Allegory and Exoticism: Balzac’s Allusion to La Liberté guidant le peuple in La Fille aux yeux d’or

In this article, I argue that an allusion to Delacroix’s La Liberté guidant le peuple (1830) has been overlooked in Balzac’s short novel, La Fille aux yeux d’or (1834–1835) as the marquise stands bare-breasted over a dying woman. Whether or not Balzac’s reference is intentional, the chronology of events and Balzac’s admiration of Delacroix make such an allusion possible, while key visual and thematic elements further link the two representations. Balzac’s use of allegory in La Fille aux yeux d’or rehearses Delacroix’s highly controversial portrayal of Liberté as a sexualized, corporeal woman rather than a lofty, aesthetic ideal. Balzac uses this image, I argue, as a means to further criticize the rampant materialism of the July Monarchy even though the main action of the novel takes place during the Hundred Days. (al)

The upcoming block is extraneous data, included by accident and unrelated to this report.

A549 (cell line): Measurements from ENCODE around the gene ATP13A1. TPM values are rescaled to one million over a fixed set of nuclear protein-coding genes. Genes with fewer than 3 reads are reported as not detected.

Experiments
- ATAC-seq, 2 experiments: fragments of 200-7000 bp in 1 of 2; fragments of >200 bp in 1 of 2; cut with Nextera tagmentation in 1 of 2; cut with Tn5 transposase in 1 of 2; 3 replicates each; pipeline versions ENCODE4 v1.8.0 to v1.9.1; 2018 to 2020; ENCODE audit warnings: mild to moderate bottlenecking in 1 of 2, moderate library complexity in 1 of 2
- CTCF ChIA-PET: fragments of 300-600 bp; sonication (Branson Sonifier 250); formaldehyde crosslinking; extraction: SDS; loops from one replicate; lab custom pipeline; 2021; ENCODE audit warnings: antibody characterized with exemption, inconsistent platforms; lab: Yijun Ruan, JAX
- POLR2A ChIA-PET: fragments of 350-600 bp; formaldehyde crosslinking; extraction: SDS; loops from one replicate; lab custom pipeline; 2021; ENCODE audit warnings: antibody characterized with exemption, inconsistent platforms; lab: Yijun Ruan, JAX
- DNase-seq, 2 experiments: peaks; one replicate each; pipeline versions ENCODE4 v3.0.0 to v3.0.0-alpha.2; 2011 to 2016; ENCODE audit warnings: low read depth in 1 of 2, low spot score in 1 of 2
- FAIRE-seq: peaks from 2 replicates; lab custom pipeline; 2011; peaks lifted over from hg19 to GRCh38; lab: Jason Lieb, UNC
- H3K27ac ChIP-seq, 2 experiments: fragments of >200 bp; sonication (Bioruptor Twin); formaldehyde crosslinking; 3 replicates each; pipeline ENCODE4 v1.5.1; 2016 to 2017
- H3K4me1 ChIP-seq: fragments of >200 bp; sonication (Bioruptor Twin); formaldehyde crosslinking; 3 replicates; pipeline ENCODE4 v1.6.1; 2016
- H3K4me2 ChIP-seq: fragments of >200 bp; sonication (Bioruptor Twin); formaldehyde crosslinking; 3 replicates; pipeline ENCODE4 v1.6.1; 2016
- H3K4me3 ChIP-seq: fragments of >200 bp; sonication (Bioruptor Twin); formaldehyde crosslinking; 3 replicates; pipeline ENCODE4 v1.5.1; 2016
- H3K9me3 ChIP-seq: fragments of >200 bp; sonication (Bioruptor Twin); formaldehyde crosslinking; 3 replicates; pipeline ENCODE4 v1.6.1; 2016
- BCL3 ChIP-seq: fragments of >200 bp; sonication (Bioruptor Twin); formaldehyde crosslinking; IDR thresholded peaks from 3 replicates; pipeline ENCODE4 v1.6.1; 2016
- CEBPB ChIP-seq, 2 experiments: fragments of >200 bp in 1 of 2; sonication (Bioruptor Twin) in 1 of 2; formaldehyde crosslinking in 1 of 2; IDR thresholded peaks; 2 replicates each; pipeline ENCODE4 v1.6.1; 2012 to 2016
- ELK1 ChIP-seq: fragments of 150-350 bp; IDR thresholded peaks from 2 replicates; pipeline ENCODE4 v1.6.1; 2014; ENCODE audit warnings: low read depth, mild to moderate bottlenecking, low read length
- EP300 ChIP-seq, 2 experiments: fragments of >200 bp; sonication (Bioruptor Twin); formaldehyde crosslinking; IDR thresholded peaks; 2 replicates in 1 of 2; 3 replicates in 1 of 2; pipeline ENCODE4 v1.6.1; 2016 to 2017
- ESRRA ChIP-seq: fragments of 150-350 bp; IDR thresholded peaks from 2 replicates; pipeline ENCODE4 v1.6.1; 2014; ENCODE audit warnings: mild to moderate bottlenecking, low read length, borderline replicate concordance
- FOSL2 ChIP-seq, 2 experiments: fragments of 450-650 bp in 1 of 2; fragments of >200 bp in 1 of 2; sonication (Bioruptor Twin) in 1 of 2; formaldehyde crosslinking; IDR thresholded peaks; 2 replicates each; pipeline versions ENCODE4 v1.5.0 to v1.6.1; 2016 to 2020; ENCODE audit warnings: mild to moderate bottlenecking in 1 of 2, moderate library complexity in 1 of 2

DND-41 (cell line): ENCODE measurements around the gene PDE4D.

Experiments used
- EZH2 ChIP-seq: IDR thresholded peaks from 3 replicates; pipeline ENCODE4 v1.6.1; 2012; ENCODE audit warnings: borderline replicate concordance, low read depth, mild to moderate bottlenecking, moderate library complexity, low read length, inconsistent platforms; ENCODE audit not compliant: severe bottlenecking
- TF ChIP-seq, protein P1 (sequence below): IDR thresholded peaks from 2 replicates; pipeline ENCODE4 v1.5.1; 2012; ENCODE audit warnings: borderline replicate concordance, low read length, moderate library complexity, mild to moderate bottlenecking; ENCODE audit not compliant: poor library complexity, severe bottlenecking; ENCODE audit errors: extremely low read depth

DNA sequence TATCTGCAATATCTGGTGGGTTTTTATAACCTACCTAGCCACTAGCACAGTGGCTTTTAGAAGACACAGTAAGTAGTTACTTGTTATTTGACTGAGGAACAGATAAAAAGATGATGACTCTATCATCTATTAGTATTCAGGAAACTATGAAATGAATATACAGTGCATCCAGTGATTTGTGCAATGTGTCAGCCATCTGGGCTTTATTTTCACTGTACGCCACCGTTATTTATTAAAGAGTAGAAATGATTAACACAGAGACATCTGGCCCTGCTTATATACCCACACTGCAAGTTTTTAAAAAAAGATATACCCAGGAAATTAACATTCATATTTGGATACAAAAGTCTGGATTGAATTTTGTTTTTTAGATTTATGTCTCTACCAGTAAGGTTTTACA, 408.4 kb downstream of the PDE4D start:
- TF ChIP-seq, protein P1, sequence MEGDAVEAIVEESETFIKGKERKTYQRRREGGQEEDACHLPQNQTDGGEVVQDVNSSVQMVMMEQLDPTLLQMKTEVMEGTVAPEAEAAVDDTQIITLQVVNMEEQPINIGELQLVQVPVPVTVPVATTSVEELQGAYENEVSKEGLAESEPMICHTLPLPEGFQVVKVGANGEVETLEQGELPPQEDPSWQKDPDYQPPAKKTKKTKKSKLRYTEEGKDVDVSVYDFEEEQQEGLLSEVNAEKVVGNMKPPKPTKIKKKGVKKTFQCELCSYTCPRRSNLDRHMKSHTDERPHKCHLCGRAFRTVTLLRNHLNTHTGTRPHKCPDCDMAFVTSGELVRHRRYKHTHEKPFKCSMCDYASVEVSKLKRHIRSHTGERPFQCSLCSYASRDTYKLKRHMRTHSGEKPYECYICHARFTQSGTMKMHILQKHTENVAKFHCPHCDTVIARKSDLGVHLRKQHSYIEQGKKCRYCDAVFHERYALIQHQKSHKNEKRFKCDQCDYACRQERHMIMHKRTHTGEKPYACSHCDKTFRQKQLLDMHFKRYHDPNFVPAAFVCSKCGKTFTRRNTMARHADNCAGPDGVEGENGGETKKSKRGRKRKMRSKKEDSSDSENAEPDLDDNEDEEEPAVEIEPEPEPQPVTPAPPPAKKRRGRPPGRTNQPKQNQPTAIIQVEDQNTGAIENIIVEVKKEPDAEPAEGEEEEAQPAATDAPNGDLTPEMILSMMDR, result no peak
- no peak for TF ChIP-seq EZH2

Linton, Anne
Volume 2010-11 Fall-Winter; 39(1-2): 46-61